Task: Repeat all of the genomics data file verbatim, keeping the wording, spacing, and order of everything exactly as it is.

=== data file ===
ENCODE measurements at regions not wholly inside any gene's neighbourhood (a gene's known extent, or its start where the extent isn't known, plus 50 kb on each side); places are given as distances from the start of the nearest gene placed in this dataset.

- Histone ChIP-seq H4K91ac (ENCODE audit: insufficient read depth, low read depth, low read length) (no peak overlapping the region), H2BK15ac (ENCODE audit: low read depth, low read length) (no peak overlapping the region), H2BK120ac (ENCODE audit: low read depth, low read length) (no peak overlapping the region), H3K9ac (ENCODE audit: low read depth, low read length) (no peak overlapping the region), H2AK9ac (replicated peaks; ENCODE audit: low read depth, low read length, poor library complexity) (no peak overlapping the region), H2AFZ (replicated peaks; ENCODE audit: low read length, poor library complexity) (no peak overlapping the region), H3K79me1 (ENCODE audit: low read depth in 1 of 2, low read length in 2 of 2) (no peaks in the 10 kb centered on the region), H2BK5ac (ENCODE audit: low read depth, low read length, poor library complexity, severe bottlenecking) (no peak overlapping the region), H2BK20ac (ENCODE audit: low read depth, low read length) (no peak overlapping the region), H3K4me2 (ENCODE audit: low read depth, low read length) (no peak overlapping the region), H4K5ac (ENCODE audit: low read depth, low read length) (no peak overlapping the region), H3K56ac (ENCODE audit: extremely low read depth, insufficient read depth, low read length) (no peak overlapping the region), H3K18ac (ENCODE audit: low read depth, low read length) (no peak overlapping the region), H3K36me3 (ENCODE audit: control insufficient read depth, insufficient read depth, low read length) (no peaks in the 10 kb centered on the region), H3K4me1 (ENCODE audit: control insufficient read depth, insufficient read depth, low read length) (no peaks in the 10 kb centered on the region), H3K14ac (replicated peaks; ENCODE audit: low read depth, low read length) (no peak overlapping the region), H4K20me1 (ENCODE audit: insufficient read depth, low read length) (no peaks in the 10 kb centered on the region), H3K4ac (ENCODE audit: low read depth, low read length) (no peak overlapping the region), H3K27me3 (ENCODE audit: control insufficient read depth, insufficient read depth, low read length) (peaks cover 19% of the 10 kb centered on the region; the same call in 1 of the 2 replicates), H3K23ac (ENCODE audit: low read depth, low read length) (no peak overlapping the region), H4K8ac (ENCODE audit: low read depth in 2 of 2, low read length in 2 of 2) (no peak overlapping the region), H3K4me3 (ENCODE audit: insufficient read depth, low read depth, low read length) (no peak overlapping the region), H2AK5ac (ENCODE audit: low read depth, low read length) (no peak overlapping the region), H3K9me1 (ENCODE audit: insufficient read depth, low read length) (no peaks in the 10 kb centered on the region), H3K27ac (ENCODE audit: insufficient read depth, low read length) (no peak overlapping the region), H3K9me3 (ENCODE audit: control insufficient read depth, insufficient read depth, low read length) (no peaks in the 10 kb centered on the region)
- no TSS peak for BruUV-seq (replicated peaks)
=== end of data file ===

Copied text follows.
ENCODE measurements at regions not wholly inside any gene's neighbourhood (a gene's known extent, or its start where the extent isn't known, plus 50 kb on each side); places are given as distances from the start of the nearest gene placed in this dataset.

- Histone ChIP-seq H4K91ac (ENCODE audit: insufficient read depth, low read depth, low read length) (no peak overlapping the region), H2BK15ac (ENCODE audit: low read depth, low read length) (no peak overlapping the region), H2BK120ac (ENCODE audit: low read depth, low read length) (no peak overlapping the region), H3K9ac (ENCODE audit: low read depth, low read length) (no peak overlapping the region), H2AK9ac (replicated peaks; ENCODE audit: low read depth, low read length, poor library complexity) (no peak overlapping the region), H2AFZ (replicated peaks; ENCODE audit: low read length, poor library complexity) (no peak overlapping the region), H3K79me1 (ENCODE audit: low read depth in 1 of 2, low read length in 2 of 2) (no peaks in the 10 kb centered on the region), H2BK5ac (ENCODE audit: low read depth, low read length, poor library complexity, severe bottlenecking) (no peak overlapping the region), H2BK20ac (ENCODE audit: low read depth, low read length) (no peak overlapping the region), H3K4me2 (ENCODE audit: low read depth, low read length) (no peak overlapping the region), H4K5ac (ENCODE audit: low read depth, low read length) (no peak overlapping the region), H3K56ac (ENCODE audit: extremely low read depth, insufficient read depth, low read length) (no peak overlapping the region), H3K18ac (ENCODE audit: low read depth, low read length) (no peak overlapping the region), H3K36me3 (ENCODE audit: control insufficient read depth, insufficient read depth, low read length) (no peaks in the 10 kb centered on the region), H3K4me1 (ENCODE audit: control insufficient read depth, insufficient read depth, low read length) (no peaks in the 10 kb centered on the region), H3K14ac (replicated peaks; ENCODE audit: low read depth, low read length) (no peak overlapping the region), H4K20me1 (ENCODE audit: insufficient read depth, low read length) (no peaks in the 10 kb centered on the region), H3K4ac (ENCODE audit: low read depth, low read length) (no peak overlapping the region), H3K27me3 (ENCODE audit: control insufficient read depth, insufficient read depth, low read length) (peaks cover 19% of the 10 kb centered on the region; the same call in 1 of the 2 replicates), H3K23ac (ENCODE audit: low read depth, low read length) (no peak overlapping the region), H4K8ac (ENCODE audit: low read depth in 2 of 2, low read length in 2 of 2) (no peak overlapping the region), H3K4me3 (ENCODE audit: insufficient read depth, low read depth, low read length) (no peak overlapping the region), H2AK5ac (ENCODE audit: low read depth, low read length) (no peak overlapping the region), H3K9me1 (ENCODE audit: insufficient read depth, low read length) (no peaks in the 10 kb centered on the region), H3K27ac (ENCODE audit: insufficient read depth, low read length) (no peak overlapping the region), H3K9me3 (ENCODE audit: control insufficient read depth, insufficient read depth, low read length) (no peaks in the 10 kb centered on the region)
- no TSS peak for BruUV-seq (replicated peaks)